It is said that Nigeria’s petrol pump price at N65 per liter is the cheapest in the world. There is nothing wrong with this as other nations are the best in other areas. Nigeria should lead other nations in some areas too. In other nations, governments have regular allowances such as social security or welfare, usually paid to unemployment citizens. In Nigeria we don’t have this. Thus fuel subsidy is welfare or social security in disguise. Priority number III: NIGERIA SHOULD LEAD OTHER NATIONS IN AT LEAST ONE AREA.
It is said that the withdrawal of fuel subsidy will save about a trillion naira that can be used to improve the lives of Nigerians in other areas. Fuel subsidy is meant to cushion the lives of ordinary Nigerians and it is doing it. Priority number VI: WE SHOULD LEARN TO SEE ISSUES PROPERLY.
Nigeria’s electricity has not improved yet. Millions of Nigerians have been able save their jobs by the use of electric generators that run at N65 per liter. These jobs can be lost by the withdrawal of fuel subsidy since businesses thrive only when the output is higher than the input. Priority number V: THE NIGERIAN GOVERNMENT MUST WORK TO PROTECT EXISTING JOBS.

Jos Crisis and Corruption

The American Government was recently quoted as saying that corruption is the single most important reason why the Nigerian government will not be able to end the current state of insecurity in the country.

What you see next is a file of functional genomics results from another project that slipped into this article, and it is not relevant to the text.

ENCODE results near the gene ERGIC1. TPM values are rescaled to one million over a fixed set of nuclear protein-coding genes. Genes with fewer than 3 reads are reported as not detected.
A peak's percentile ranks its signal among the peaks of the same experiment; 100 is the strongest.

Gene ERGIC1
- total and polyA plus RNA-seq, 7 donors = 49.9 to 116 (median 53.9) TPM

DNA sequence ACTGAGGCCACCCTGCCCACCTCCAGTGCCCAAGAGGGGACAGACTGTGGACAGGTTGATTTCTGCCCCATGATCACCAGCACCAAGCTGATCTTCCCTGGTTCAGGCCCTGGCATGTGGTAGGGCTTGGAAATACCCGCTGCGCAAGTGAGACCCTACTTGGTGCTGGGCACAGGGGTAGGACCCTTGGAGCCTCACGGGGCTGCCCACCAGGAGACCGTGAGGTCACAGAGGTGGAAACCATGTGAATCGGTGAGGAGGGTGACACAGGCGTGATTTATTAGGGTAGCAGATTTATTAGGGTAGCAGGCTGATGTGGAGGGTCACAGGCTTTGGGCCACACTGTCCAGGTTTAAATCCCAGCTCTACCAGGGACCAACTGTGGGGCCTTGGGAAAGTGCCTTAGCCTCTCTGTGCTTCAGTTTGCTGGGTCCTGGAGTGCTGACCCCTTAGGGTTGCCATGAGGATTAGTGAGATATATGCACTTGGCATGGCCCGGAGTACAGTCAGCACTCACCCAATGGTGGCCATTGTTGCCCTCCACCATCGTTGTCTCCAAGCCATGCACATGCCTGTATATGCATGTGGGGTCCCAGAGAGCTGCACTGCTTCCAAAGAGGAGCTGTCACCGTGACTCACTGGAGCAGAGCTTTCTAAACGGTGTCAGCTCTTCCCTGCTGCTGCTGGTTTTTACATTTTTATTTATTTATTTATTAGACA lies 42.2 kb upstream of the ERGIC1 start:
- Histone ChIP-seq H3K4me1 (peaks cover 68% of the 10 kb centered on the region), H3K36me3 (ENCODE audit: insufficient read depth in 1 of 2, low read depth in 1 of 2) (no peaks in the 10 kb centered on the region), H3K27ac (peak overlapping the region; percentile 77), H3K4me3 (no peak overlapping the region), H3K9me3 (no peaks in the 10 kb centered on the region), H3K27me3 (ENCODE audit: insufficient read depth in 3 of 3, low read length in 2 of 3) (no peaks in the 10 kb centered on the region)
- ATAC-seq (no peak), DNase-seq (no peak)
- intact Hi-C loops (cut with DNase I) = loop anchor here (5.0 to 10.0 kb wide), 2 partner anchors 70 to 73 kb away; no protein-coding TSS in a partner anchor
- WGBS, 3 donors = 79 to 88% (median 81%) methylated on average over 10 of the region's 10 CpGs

Many times, people have been told that what has prolonged the Jos crisis is the fact that many people reap bountifully each time there is an outbreak of fighting in the Tin City. How this happens is not exactly clear to most members of the public.  Recently, a Nigerian daily newspaper publication reported that the National Emergency Management Agency (NEMA) has resettled one million victims of the Jos crisis in neighboring Bauchi State.
The report turned out to be about the first tangible proof that some people are indeed benefiting from continuous fighting in a city that was once the most peaceful in Nigeria. According to the 2006 population census in Nigeria, Jos North where the resettled person where said to have come from has a total population of 437,217. There is no way all the residents of Jos North would have been resettled in Bauchi. The total population of Plateau State as a whole is 3.2 million based on the very population census. What the report is saying is that a third of the population of the state was resettled in Bauchi State. The culprit here is NEMA that must have given this figure to justify its bogus expenditure. The journalist who wrote the story without cross-checking the figure is also a potential accomplice.